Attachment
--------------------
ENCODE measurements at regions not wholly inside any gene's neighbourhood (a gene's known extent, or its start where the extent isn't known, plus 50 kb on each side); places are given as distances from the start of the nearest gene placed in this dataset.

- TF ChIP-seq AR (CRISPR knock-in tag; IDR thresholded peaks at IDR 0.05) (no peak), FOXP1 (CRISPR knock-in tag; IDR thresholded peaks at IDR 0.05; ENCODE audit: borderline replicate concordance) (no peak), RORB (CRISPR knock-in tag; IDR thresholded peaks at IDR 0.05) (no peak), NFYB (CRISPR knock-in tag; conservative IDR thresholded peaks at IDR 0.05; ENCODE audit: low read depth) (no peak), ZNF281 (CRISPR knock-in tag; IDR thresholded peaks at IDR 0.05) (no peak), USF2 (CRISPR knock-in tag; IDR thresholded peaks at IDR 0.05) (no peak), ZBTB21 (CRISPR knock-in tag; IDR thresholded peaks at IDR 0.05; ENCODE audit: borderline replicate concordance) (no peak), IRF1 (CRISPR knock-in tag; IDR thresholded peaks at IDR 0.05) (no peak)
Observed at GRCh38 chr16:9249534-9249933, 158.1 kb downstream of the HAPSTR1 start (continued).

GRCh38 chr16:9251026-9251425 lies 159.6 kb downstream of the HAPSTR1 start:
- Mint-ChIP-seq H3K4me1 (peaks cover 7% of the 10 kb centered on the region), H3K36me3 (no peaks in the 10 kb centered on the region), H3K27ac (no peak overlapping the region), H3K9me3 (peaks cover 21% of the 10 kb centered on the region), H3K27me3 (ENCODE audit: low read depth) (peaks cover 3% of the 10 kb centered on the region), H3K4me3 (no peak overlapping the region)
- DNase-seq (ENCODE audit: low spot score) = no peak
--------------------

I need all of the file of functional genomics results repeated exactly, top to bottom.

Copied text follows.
ENCODE measurements at regions not wholly inside any gene's neighbourhood (a gene's known extent, or its start where the extent isn't known, plus 50 kb on each side); places are given as distances from the start of the nearest gene placed in this dataset.

- TF ChIP-seq AR (CRISPR knock-in tag; IDR thresholded peaks at IDR 0.05) (no peak), FOXP1 (CRISPR knock-in tag; IDR thresholded peaks at IDR 0.05; ENCODE audit: borderline replicate concordance) (no peak), RORB (CRISPR knock-in tag; IDR thresholded peaks at IDR 0.05) (no peak), NFYB (CRISPR knock-in tag; conservative IDR thresholded peaks at IDR 0.05; ENCODE audit: low read depth) (no peak), ZNF281 (CRISPR knock-in tag; IDR thresholded peaks at IDR 0.05) (no peak), USF2 (CRISPR knock-in tag; IDR thresholded peaks at IDR 0.05) (no peak), ZBTB21 (CRISPR knock-in tag; IDR thresholded peaks at IDR 0.05; ENCODE audit: borderline replicate concordance) (no peak), IRF1 (CRISPR knock-in tag; IDR thresholded peaks at IDR 0.05) (no peak)
Observed at GRCh38 chr16:9249534-9249933, 158.1 kb downstream of the HAPSTR1 start (continued).

GRCh38 chr16:9251026-9251425 lies 159.6 kb downstream of the HAPSTR1 start:
- Mint-ChIP-seq H3K4me1 (peaks cover 7% of the 10 kb centered on the region), H3K36me3 (no peaks in the 10 kb centered on the region), H3K27ac (no peak overlapping the region), H3K9me3 (peaks cover 21% of the 10 kb centered on the region), H3K27me3 (ENCODE audit: low read depth) (peaks cover 3% of the 10 kb centered on the region), H3K4me3 (no peak overlapping the region)
- DNase-seq (ENCODE audit: low spot score) = no peak